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News Release

Frankfurt

Greater correlation between rental and purchase price rises across the residential markets


​News release including charts [PDF]

 

FRANKFURT, 21st July 2017 – In the first half of 2017, the strong rental price growth seen over the past year continued in most of the 8 cities reviewed by JLL (Berlin, Hamburg, Munich, Cologne, Frankfurt, Düsseldorf, Stuttgart and Leipzig)*. The average year -on-year** rise was around 7%. The increases range from less than 1% in Hamburg to 13% in Berlin. Rental price growth since 2004 ranges between 32% in Cologne and 80% in Berlin.
 
The increase in asking prices for condominium apartments across all the cities under review was just under 8%, which is slightly higher than the rise in rental prices. The rise in purchase prices since 2004 has ranged between 10% (Leipzig) and 129% (Berlin).

 
Rental market cycle is accelerating – rents are already rising faster than purchase prices in Munich and Stuttgart
 
The highest rise in asking rents*** in the first half of 2017 compared to the same period last year was in Berlin, with an increase of around 13%, followed by Munich at 11%. Rents rose by 8% in Stuttgart, 9% in Cologne and 6% in Düsseldorf and Leipzig. Growth in Frankfurt was significantly slower, at 3%. Asking rents in Hamburg were almost unchanged. After the strong growth in rental prices had appeared to be slowing down slightly in 2014 and 2015, there were new record levels of rental price growth in 2016 and 2017, primarily in Berlin and Munich. “Despite a slight rise in completion volumes and an increase in rental price regulation, the rate of growth in asking rents is still accelerating, in those two cities in particular” says Roman Heidrich, Team Leader Residential Valuation Advisory JLL Berlin. He continues: “Even if there is no repeat of the high levels of population growth from the last two years, ongoing economic growth is likely to mean a continuation of the inward migration of workers into Germany, and this will result in further increased demand on the rental markets in Germany’s principal economic centres over the medium term.”

 
The greatest increase in asking prices for condominium apartments*** compared to the same period last year was in Berlin, at almost 13%. There was also a double digit rise on the Düsseldorf condominium apartment market, of 10%. There were rises of between 7% and 9% in Hamburg, Frankfurt, Leipzig and Cologne. In Munich und Stuttgart, asking prices rose by 5% and 3% respectively – less than the increase in rents in those cities. “With rents rising faster and reduced purchase price growth, in a number of cities the rates of increase have been at similar levels in the condominium apartment and rental markets. Only in Hamburg and Frankfurt was the rise in purchase prices still above the growth in rents. Rents in those cities are currently growing more slowly than in the other major cities, in part due to the recent increase in new-build activity in the residential rental sector. However, growth remains strong in the condominium apartment markets” says Sebastian Grimm, Team Leader Residential Valuation Advisory JLL Frankfurt.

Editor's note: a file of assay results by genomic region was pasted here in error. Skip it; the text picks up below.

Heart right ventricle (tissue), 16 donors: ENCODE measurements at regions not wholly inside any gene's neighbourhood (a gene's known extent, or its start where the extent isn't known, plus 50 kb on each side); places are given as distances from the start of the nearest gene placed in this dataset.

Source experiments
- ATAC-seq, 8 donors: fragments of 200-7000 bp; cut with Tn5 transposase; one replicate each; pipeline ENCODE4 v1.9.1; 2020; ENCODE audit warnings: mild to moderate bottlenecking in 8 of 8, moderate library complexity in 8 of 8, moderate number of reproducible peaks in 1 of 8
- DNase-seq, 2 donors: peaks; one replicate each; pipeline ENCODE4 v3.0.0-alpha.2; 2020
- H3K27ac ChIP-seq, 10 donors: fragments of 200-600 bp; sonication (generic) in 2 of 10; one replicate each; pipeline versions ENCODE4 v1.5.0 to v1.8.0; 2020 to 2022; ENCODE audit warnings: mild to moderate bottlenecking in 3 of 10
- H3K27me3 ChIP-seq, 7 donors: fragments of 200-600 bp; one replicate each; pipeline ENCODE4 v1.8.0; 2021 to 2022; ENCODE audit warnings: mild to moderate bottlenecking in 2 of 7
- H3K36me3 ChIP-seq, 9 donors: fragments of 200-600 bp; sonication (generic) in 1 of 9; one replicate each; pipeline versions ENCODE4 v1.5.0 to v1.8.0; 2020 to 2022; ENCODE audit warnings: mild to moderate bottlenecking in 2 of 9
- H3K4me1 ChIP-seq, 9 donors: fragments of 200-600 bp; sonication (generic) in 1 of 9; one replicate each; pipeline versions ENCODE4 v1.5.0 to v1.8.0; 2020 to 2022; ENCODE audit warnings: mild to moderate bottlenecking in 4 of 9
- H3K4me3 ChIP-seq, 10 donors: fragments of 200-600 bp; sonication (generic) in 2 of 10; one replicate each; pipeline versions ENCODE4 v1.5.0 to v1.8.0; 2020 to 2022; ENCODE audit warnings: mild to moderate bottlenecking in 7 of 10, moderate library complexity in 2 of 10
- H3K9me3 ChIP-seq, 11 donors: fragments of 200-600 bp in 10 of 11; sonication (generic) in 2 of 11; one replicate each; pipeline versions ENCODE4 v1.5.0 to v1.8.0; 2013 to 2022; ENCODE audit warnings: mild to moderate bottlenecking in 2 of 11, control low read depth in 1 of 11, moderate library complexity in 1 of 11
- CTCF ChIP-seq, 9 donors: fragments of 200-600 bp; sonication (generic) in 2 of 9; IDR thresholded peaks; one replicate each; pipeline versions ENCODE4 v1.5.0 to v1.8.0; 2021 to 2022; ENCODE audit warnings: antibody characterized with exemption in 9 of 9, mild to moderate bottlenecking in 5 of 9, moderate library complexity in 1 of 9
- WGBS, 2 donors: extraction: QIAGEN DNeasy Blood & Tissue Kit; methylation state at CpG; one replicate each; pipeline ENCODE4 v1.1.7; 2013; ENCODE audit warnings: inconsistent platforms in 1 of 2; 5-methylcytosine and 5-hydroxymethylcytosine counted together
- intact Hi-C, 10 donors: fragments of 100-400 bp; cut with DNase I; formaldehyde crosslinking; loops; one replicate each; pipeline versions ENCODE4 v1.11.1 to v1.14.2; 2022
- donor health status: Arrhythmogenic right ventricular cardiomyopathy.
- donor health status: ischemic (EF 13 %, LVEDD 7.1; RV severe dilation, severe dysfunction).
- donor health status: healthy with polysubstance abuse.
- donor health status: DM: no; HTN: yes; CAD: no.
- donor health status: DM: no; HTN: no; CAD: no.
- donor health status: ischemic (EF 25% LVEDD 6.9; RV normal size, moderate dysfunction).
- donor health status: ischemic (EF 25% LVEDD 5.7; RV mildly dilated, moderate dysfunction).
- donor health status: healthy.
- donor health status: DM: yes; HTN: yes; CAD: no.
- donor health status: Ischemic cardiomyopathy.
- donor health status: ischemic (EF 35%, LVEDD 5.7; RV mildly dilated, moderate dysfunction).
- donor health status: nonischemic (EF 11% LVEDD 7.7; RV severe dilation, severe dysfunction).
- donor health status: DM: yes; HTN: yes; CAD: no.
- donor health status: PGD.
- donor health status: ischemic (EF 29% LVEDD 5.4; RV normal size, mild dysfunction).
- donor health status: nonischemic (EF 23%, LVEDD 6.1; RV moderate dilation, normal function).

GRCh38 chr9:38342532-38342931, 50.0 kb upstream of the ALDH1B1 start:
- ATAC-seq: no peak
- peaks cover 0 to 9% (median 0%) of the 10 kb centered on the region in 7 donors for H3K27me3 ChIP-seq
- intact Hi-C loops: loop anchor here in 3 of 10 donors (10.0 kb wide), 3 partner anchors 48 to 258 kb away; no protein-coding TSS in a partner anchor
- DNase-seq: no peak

Overview of analysis for individual cities:
 
Highest increase in rents in Berlin since 2004
 
Munich once again consolidated its status as the most expensive city in which to rent, with continued strong year-on-year growth of 10.5%. The average for a rental apartment was €18.70/m²/month. Frankfurt was the second most expensive of the cities under review, with an average asking rent of €13.70/m²/month but, as in previous years, the rise of 3.2% was relatively moderate. There was a significant rise in rents in Stuttgart, of 8.0% to €13.55/m²/month, and on the Hamburg rental market rents almost stagnated at €11.55/m²/month (+0.7%). The third highest increase in rents amongst the cities under review was in Cologne, of 9.3% to €11.50/m²/month, once again ahead of Düsseldorf (+6.2% to €11.00/m²/month). Once more, the greatest hike in asking prices year-on-year was in Berlin, of 12.8%, which is also the biggest annual increase since 2004. Rents rose to €10.80/m²/month and are thus approaching the €11.00 mark. The median rent in the German capital has risen by a good 80% since 2004. Even the 68% growth seen in Munich is nowhere near this level. At €6.55/m²/month, rents are comparatively low in Leipzig, where there is a steady upward trend of 6.0% year-on-year.